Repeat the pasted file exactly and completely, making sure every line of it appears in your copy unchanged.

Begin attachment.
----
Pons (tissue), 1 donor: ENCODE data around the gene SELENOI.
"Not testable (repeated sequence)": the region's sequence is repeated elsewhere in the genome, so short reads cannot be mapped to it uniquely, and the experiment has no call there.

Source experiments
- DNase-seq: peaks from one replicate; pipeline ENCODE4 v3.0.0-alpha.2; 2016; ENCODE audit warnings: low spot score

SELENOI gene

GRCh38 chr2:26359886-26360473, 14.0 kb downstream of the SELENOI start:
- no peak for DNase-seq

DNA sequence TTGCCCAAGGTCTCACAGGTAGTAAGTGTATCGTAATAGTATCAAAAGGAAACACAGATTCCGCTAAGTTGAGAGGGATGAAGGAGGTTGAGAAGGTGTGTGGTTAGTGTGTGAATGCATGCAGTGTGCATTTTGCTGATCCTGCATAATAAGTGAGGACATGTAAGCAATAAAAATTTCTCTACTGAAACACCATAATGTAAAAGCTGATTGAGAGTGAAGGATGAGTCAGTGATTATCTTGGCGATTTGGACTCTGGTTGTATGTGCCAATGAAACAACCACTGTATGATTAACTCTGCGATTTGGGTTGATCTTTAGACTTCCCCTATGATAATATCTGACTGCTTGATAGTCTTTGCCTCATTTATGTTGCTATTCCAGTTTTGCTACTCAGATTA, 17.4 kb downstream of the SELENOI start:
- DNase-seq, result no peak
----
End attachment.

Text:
Pons (tissue), 1 donor: ENCODE data around the gene SELENOI.
"Not testable (repeated sequence)": the region's sequence is repeated elsewhere in the genome, so short reads cannot be mapped to it uniquely, and the experiment has no call there.

Source experiments
- DNase-seq: peaks from one replicate; pipeline ENCODE4 v3.0.0-alpha.2; 2016; ENCODE audit warnings: low spot score

SELENOI gene

GRCh38 chr2:26359886-26360473, 14.0 kb downstream of the SELENOI start:
- no peak for DNase-seq

DNA sequence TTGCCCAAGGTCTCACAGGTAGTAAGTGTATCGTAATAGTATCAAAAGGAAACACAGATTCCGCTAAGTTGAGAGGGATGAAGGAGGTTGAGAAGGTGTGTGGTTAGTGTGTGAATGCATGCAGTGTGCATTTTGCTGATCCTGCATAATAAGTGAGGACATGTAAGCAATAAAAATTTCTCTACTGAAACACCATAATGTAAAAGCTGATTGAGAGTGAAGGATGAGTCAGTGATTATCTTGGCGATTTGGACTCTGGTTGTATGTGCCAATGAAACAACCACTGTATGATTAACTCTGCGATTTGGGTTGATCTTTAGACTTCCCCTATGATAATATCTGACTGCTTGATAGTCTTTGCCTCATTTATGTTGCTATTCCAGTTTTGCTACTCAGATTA, 17.4 kb downstream of the SELENOI start:
- DNase-seq, result no peak